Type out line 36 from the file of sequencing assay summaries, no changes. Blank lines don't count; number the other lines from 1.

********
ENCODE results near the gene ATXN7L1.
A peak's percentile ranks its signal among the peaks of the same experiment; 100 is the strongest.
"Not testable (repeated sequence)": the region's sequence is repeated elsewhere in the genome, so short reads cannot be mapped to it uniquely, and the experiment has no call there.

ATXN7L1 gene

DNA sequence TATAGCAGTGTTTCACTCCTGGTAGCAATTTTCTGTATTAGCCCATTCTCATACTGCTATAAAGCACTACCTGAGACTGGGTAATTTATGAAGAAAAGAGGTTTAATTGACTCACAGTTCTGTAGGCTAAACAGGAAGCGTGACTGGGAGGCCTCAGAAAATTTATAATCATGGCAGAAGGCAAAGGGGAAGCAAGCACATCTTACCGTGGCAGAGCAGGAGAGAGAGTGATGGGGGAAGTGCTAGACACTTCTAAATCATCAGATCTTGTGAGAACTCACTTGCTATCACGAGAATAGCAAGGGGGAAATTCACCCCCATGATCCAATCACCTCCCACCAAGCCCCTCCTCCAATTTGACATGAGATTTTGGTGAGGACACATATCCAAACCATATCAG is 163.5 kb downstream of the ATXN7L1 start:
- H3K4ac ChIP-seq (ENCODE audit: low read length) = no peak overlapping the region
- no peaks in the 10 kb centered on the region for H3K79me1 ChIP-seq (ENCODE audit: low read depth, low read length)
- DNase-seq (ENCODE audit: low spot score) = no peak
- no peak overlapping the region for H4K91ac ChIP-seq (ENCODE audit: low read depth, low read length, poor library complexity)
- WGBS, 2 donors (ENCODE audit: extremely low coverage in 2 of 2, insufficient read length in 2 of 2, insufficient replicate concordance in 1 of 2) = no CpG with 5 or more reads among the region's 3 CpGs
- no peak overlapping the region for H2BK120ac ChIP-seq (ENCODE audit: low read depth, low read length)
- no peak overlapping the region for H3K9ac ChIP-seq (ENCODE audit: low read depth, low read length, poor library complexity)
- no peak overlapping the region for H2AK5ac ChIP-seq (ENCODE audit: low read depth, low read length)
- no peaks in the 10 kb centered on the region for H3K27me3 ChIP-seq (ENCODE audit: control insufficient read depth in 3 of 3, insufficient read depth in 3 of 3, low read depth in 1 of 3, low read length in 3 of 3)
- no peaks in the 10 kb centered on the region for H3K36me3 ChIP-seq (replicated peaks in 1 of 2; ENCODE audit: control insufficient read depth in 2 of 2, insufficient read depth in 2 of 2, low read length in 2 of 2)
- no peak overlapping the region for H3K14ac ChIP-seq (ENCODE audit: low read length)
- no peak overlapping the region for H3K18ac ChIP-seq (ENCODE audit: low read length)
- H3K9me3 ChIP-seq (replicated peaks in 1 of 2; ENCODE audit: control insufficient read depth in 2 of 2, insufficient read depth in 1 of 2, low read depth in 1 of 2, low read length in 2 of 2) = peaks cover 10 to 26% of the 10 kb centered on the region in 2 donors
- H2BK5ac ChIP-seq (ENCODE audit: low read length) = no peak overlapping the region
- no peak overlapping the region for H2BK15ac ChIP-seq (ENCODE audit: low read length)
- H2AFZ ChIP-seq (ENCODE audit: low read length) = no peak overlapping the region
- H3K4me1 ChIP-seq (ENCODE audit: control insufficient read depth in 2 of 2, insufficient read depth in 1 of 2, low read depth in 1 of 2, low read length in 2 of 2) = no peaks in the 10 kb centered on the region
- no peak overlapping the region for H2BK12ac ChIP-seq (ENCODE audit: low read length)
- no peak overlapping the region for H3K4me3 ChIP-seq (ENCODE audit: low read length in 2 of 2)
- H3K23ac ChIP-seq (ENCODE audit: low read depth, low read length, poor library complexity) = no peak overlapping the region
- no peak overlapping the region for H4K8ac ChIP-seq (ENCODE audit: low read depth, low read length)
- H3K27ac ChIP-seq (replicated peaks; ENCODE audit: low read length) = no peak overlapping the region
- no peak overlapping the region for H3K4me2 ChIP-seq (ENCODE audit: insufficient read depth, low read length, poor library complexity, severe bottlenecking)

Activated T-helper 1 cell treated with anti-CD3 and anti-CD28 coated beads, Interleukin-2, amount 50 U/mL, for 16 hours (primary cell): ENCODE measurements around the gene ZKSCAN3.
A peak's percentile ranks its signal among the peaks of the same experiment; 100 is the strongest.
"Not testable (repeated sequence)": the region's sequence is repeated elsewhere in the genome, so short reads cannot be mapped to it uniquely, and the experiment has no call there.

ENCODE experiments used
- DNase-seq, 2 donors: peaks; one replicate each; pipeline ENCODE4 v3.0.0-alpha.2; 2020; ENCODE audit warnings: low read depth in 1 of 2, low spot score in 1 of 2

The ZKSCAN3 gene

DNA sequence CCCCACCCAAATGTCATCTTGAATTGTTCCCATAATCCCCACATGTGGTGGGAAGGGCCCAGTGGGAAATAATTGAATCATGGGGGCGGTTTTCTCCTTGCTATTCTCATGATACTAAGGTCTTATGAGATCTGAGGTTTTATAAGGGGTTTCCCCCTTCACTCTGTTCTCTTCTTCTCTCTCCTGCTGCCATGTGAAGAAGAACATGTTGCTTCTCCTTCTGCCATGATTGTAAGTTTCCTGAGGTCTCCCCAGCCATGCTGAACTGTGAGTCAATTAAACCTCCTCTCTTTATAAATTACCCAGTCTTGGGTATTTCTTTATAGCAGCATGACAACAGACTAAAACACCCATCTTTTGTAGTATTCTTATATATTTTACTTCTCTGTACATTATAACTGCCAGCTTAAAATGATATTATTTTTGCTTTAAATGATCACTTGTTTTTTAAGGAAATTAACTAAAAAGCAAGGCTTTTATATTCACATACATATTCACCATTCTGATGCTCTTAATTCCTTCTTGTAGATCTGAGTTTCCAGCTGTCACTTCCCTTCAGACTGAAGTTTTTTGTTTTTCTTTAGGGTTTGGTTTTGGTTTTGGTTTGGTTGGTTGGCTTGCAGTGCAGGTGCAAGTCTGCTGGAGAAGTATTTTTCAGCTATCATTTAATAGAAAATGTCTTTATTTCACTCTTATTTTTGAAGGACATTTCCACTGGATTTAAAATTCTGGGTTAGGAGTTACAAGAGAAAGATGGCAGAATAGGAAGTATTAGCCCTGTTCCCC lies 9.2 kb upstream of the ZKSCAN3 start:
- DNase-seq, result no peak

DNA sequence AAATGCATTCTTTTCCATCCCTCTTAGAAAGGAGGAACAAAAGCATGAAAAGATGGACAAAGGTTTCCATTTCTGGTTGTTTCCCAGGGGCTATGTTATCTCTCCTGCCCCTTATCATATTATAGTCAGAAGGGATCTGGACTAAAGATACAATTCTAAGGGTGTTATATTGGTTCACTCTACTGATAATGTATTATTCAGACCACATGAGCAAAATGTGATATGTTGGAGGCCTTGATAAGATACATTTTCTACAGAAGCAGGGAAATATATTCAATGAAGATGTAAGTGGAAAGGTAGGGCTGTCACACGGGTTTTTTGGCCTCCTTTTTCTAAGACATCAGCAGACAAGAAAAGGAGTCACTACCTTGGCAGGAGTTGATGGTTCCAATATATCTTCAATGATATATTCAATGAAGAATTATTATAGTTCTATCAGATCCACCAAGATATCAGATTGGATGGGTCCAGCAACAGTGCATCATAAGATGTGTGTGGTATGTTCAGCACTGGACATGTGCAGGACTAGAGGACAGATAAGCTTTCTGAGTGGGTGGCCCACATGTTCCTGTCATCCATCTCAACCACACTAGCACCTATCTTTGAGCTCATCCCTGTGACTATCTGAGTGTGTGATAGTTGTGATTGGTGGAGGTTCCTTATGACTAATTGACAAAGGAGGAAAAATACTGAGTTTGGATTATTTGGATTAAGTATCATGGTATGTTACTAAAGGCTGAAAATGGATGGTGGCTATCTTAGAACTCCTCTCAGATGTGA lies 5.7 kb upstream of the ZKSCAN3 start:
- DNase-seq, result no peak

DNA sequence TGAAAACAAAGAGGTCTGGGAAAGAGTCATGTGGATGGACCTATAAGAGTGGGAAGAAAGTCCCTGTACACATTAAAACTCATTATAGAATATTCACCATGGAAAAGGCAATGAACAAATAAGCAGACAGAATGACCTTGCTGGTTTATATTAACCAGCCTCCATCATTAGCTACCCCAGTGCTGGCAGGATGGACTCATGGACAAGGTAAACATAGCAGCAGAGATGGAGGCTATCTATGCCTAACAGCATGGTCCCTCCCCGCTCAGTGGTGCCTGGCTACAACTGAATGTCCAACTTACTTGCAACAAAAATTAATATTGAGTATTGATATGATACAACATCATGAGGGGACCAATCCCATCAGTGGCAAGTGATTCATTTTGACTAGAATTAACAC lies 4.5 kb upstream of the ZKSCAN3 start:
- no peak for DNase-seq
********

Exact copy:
- DNase-seq, result no peak